After the Center for Digital Imaging Arts, a for-profit school formerly affiliated with Boston University, declared bankruptcy on June 11, BU announced they would issue certificates for 40 students who are still enrolled in the program.
Since 2004, BU has issued certificates in digital arts fields including filmmaking, animation and web design to students at the Waltham-based CDIA. CDIA, an institution with a focus on career-oriented education, also has satellite campuses in Washington and Atlanta, according to the school’s website.
In what BU spokesman Colin Riley called a “business decision,” BU announced last year that its relationship with CDIA would be terminated effective May 2014. However, when CDIA declared bankruptcy last week, 25 students at the Waltham campus and 15 students at the Washington campus still needed to complete additional courses to obtain a certificate.
“The students who are remaining are part-time students and they’re nearly to the end of their programs,” Riley said. “We’re making sure that the program will continue for all those students.”
CDIA students in Waltham will relocate to BU’s Charles River campus where they will likely receive their certificates over the summer, Riley said.
Boston University and College of Communication Dean Thomas Fiedler are listed as creditors to CDIA in bankruptcy paperwork submitted Monday. However, Riley said, the school’s bankruptcy will not affect BU or its students.
“The students who are finishing up take two classes a week,” he said. “They’ll be out as soon as possible.”
CDIA’s executive director, Bob Daniels, a BU alumnus who had previously worked with BU on an executive training program, came to BU with the idea of establishing a vocational training program in digital communications, Fiedler said.
BU provided the license necessary for CDIA to operate as an educational entity, and COM agreed to provide additional educational oversight of the programs, Fiedler said. There was also a profit-sharing arrangement based on the amount of tuition that CDIA collected.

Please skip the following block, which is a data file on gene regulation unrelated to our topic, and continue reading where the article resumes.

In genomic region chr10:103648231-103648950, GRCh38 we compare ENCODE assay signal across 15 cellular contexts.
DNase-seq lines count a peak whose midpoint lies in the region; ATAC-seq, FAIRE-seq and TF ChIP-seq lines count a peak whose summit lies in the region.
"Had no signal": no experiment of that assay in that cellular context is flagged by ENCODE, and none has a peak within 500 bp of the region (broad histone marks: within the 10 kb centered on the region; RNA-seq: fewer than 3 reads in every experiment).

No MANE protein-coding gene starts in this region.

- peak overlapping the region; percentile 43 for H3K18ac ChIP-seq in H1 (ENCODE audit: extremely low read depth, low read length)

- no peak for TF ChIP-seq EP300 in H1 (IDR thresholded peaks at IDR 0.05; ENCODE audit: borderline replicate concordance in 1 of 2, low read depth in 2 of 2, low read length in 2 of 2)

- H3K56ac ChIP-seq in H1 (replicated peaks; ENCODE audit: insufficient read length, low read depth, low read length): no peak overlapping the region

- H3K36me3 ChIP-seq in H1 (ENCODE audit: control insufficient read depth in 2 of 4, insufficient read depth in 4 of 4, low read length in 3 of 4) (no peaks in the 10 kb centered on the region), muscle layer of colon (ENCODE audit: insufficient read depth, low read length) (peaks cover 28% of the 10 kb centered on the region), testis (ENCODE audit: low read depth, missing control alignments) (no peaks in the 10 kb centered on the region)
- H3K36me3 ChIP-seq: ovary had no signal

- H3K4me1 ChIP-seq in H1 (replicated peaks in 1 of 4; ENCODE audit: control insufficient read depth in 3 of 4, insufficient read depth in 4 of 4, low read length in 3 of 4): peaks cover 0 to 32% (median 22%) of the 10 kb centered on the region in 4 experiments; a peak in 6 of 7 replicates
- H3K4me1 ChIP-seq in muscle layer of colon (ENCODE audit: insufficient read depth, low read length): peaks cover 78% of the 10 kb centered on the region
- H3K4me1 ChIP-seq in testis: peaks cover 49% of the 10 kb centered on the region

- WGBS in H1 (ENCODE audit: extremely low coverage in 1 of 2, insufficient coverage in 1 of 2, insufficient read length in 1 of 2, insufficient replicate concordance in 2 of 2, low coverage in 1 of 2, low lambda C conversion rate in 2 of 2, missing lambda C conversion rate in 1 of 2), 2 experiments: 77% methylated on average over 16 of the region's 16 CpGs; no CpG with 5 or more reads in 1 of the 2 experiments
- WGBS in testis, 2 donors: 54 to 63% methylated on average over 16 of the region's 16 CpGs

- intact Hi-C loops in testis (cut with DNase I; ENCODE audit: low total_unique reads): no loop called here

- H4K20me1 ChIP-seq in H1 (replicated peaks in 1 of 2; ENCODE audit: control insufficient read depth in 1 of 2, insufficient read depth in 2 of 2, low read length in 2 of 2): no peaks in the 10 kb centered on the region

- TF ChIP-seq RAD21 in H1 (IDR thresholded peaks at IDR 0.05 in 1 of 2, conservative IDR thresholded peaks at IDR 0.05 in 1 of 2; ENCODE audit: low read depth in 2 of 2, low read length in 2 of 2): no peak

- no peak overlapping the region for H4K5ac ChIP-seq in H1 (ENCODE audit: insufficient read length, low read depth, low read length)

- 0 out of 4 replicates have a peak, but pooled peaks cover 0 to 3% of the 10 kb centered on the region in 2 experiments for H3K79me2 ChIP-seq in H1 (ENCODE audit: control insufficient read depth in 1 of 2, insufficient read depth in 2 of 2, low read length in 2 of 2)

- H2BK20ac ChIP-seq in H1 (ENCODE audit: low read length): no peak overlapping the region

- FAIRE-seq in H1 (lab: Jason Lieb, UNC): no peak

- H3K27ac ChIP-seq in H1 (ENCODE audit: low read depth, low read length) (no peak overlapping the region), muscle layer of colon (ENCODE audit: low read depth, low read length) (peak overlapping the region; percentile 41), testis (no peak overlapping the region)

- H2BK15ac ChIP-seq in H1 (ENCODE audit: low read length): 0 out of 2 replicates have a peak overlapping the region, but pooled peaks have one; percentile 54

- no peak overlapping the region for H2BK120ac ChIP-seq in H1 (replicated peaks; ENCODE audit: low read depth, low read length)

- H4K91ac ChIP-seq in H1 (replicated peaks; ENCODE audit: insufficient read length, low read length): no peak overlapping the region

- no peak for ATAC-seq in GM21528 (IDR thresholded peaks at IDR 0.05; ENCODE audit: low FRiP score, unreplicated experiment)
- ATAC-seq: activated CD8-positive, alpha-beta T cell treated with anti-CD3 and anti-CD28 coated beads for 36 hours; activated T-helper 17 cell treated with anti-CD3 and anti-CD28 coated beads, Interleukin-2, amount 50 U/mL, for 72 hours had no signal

Students at CDIA, which operated under BU’s name, were treated as BU students and made payments to BU, Fiedler said, and CDIA’s financial difficulties were due in large part to the decreased availability of student loans after the economic recession in 2008.
“The money virtually dried up, and the students didn’t have access to things like federal funding, so the CDIA was not able to continue to attract the numbers of students that would enable them to continue to cover the investments they had made,” Fiedler said.
Fiedler said BU and COM became concerned with the financial difficulties CDIA faced during the economic recession in 2008, as well as the CDIA’s ability to continue to deliver an education up to BU’s expectations given their economic constraints.
“It became imperative to us, because we felt absolutely responsible for making sure the students who had come into that school were treated like Boston University students,” he said.
Fiedler said the remaining part-time students from the Waltham campus, which is now closed, will be taking classes in COM until they receive their certificates. Most of them, who are taking a 24- or 36-month program, will finish their courses over the summer, he said.
“We wanted to be sure that the students who currently were enrolled in any of those programs were fully taken care of,” Fiedler said. “…The quality of the programs was very important to us so that what they were promised when they first came would be fulfilled, and the quality of the certificate of itself would be as high as it could be.”